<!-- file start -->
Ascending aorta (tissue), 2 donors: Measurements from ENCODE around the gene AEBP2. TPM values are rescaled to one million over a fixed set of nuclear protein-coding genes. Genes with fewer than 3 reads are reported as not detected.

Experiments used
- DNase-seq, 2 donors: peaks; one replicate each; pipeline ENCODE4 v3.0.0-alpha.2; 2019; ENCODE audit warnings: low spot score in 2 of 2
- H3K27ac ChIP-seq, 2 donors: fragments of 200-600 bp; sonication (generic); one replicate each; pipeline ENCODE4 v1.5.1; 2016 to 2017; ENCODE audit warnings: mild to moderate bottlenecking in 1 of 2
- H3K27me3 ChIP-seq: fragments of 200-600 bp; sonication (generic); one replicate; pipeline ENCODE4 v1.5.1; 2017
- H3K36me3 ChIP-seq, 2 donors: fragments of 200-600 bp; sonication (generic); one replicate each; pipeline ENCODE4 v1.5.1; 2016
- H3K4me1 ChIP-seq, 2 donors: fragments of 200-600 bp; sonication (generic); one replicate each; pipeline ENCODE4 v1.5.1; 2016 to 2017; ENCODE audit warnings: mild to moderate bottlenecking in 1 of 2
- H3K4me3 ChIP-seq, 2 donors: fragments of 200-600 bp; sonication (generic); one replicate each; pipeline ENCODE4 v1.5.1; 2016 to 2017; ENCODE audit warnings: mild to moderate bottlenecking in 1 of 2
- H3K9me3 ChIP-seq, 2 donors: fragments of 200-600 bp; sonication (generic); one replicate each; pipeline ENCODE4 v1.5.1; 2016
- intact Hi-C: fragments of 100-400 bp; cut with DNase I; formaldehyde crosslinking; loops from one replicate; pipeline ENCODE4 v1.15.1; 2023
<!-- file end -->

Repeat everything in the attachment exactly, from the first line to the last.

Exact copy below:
Ascending aorta (tissue), 2 donors: Measurements from ENCODE around the gene AEBP2. TPM values are rescaled to one million over a fixed set of nuclear protein-coding genes. Genes with fewer than 3 reads are reported as not detected.

Experiments used
- DNase-seq, 2 donors: peaks; one replicate each; pipeline ENCODE4 v3.0.0-alpha.2; 2019; ENCODE audit warnings: low spot score in 2 of 2
- H3K27ac ChIP-seq, 2 donors: fragments of 200-600 bp; sonication (generic); one replicate each; pipeline ENCODE4 v1.5.1; 2016 to 2017; ENCODE audit warnings: mild to moderate bottlenecking in 1 of 2
- H3K27me3 ChIP-seq: fragments of 200-600 bp; sonication (generic); one replicate; pipeline ENCODE4 v1.5.1; 2017
- H3K36me3 ChIP-seq, 2 donors: fragments of 200-600 bp; sonication (generic); one replicate each; pipeline ENCODE4 v1.5.1; 2016
- H3K4me1 ChIP-seq, 2 donors: fragments of 200-600 bp; sonication (generic); one replicate each; pipeline ENCODE4 v1.5.1; 2016 to 2017; ENCODE audit warnings: mild to moderate bottlenecking in 1 of 2
- H3K4me3 ChIP-seq, 2 donors: fragments of 200-600 bp; sonication (generic); one replicate each; pipeline ENCODE4 v1.5.1; 2016 to 2017; ENCODE audit warnings: mild to moderate bottlenecking in 1 of 2
- H3K9me3 ChIP-seq, 2 donors: fragments of 200-600 bp; sonication (generic); one replicate each; pipeline ENCODE4 v1.5.1; 2016
- intact Hi-C: fragments of 100-400 bp; cut with DNase I; formaldehyde crosslinking; loops from one replicate; pipeline ENCODE4 v1.15.1; 2023